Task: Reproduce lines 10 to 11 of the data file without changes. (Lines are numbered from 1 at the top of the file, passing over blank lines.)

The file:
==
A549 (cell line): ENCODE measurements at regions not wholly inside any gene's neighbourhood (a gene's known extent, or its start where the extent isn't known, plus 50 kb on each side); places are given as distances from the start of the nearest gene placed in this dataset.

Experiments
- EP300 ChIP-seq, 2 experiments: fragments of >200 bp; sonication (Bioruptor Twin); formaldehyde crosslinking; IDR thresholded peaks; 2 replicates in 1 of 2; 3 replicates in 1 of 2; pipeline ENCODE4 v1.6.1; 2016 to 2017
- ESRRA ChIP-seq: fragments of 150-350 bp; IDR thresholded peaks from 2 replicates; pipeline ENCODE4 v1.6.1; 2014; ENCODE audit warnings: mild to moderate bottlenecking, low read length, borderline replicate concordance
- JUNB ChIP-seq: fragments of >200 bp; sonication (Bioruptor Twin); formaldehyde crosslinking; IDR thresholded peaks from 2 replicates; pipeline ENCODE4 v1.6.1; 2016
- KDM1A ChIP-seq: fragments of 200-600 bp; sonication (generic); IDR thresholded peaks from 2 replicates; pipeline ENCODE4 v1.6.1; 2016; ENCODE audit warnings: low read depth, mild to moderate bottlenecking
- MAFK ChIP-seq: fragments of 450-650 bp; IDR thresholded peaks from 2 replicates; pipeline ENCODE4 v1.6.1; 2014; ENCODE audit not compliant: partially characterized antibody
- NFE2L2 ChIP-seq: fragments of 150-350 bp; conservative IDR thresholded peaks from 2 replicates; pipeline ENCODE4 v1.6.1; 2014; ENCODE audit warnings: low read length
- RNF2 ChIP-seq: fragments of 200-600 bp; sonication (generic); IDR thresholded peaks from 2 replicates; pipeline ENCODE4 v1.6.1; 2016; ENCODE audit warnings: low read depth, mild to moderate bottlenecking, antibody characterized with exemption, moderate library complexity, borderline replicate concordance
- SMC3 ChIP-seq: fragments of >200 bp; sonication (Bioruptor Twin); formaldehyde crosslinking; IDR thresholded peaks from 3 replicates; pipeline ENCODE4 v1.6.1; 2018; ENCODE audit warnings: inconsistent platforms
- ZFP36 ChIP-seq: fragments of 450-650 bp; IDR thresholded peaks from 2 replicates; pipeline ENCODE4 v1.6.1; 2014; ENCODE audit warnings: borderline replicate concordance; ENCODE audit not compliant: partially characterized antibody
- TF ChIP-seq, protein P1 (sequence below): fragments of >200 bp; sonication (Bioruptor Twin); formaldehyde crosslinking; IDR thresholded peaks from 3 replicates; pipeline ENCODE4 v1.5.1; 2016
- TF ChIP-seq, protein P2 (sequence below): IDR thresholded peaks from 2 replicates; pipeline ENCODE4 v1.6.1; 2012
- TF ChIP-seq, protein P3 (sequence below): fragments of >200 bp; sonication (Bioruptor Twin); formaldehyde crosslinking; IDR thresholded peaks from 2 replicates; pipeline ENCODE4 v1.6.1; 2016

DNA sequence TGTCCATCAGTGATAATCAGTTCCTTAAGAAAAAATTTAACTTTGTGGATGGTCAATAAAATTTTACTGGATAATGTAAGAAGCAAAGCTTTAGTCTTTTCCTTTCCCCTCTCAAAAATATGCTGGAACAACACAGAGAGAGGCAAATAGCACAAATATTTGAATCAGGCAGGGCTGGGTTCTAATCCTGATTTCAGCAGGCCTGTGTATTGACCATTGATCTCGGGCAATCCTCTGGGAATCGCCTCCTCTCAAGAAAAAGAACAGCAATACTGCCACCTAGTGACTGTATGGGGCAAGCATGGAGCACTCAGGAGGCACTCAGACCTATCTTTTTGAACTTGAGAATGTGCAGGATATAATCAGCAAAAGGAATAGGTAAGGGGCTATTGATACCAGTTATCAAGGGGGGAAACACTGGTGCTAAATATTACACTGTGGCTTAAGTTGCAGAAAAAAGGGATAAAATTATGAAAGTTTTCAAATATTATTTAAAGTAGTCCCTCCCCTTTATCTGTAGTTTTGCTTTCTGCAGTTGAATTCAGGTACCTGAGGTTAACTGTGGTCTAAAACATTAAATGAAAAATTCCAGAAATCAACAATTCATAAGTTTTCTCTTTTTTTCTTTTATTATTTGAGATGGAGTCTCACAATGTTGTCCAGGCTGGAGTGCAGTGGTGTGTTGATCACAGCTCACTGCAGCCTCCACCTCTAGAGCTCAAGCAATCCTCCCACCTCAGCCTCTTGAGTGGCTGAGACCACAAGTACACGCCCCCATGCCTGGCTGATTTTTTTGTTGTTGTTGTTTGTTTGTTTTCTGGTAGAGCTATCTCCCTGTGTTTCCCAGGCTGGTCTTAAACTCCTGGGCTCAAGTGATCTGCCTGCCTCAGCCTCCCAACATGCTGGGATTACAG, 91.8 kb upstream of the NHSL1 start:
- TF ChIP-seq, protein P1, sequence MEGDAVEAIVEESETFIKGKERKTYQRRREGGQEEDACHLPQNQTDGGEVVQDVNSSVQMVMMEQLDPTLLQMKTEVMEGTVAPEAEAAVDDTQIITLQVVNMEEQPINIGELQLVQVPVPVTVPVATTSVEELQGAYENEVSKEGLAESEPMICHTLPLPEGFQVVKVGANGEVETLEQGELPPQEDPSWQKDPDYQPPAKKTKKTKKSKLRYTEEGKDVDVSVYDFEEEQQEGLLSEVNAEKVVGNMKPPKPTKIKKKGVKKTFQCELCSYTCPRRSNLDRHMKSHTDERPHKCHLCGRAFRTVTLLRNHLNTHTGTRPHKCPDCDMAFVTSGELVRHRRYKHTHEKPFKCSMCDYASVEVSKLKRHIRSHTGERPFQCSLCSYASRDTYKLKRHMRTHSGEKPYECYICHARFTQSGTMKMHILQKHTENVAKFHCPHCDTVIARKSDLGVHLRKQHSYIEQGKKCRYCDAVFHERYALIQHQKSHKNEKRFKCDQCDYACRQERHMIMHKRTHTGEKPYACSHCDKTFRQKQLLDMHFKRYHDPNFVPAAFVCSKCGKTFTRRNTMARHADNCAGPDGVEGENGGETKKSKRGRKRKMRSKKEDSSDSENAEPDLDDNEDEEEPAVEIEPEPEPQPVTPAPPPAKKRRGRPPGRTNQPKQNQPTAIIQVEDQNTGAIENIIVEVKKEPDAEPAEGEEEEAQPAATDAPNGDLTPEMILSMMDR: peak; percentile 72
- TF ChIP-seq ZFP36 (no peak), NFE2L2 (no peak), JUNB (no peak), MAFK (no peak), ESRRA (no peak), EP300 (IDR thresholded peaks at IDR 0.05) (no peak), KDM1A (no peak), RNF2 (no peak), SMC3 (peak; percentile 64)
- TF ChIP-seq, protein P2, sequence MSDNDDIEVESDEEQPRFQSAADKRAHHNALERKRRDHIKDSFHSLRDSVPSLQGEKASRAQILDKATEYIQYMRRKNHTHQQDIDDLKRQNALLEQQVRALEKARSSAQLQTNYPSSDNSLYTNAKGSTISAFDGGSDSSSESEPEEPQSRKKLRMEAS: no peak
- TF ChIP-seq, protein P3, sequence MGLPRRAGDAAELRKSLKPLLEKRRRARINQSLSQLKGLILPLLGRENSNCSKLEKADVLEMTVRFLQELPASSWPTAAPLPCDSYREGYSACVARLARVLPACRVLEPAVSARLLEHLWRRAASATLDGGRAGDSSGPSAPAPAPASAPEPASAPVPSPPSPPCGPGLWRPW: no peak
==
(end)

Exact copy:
- SMC3 ChIP-seq: fragments of >200 bp; sonication (Bioruptor Twin); formaldehyde crosslinking; IDR thresholded peaks from 3 replicates; pipeline ENCODE4 v1.6.1; 2018; ENCODE audit warnings: inconsistent platforms
- ZFP36 ChIP-seq: fragments of 450-650 bp; IDR thresholded peaks from 2 replicates; pipeline ENCODE4 v1.6.1; 2014; ENCODE audit warnings: borderline replicate concordance; ENCODE audit not compliant: partially characterized antibody